Marianne Dickey and her husband, Bob, moved to Fallbrook from Orange County when Bob retired in 2008. “Fallbrook had just what we were looking for,” she said. “We liked the small town feel, the trees and the open spaces.” Marianne continued working for several more years, and commuted by train to White Memorial Hospital in East Los Angeles, boarding at 4:30 a.m. every morning for the long trip.
“I have always been a history buff, even in High School,’ Marianne admitted, so when she finally retired, she visited the Fallbrook Historical Society Museum. Marianne enjoyed the experience and decided to become a Docent at the Museum, to share Fallbrook history with visitors. Before long, she was elected to the Historical Society Board of Directors. In that capacity, Marianne is Secretary and has the duties of the Treasurer. She writes the newsletters and volunteers in the Historical Society booth at community fairs and functions. “I really enjoy meeting and talking with folks in the community,” she said.
When the Caboose came to town, Marianne volunteered to design and install the display inside.” I rode trains a lot but I didn’t know that the caboose on historic trains was actually a home for the conductor and rear brakeman until I did that display.” It has proven to be very popular with the community and over 4,000 visitors toured the caboose during the 2019 Avocado Festival.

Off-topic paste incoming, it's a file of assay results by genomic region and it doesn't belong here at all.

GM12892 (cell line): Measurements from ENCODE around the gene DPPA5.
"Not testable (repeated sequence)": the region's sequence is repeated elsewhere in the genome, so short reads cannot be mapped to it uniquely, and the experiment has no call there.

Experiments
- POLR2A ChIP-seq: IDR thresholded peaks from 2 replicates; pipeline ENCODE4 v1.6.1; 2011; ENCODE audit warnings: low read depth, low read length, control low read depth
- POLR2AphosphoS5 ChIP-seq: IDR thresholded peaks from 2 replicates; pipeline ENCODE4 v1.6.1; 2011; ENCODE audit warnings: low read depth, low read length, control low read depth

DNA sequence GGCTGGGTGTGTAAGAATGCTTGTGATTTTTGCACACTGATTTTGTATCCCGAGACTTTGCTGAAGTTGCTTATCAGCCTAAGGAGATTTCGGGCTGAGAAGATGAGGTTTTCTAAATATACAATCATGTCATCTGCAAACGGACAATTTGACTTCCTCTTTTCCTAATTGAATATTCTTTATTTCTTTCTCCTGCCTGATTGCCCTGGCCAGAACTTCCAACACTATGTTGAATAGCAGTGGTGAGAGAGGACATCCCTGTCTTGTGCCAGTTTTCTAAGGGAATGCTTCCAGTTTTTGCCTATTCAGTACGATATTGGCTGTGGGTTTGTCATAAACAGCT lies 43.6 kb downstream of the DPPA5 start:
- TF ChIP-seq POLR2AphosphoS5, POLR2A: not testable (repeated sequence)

Marianne helps Fallbrook in another, more unusual way: she raises Monarch Butterflies in her home! She patiently watches a butterfly until it lays eggs. Then, she collects the eggs, brings them inside, hatches the caterpillars and feeds them milkweed until the chrysalis stage. When the adult butterflies emerge, she sets them free and again watches for them to lay eggs. “Last year I released about 400 healthy Monarch Butterflies,“ she said. “Although they are most active in summer and fall, I am hatching Monarchs 12 months a year.”
Marianne’s willingness to help out in any situation and the professional quality of her efforts have earned her the Member of the Year award. “I think that a Historical Society is important for every town,” she explained. “A lot of people today do not have a sense of community. We are so lucky to live in a small town where we can know our neighbors and work together to make things better for all of us.”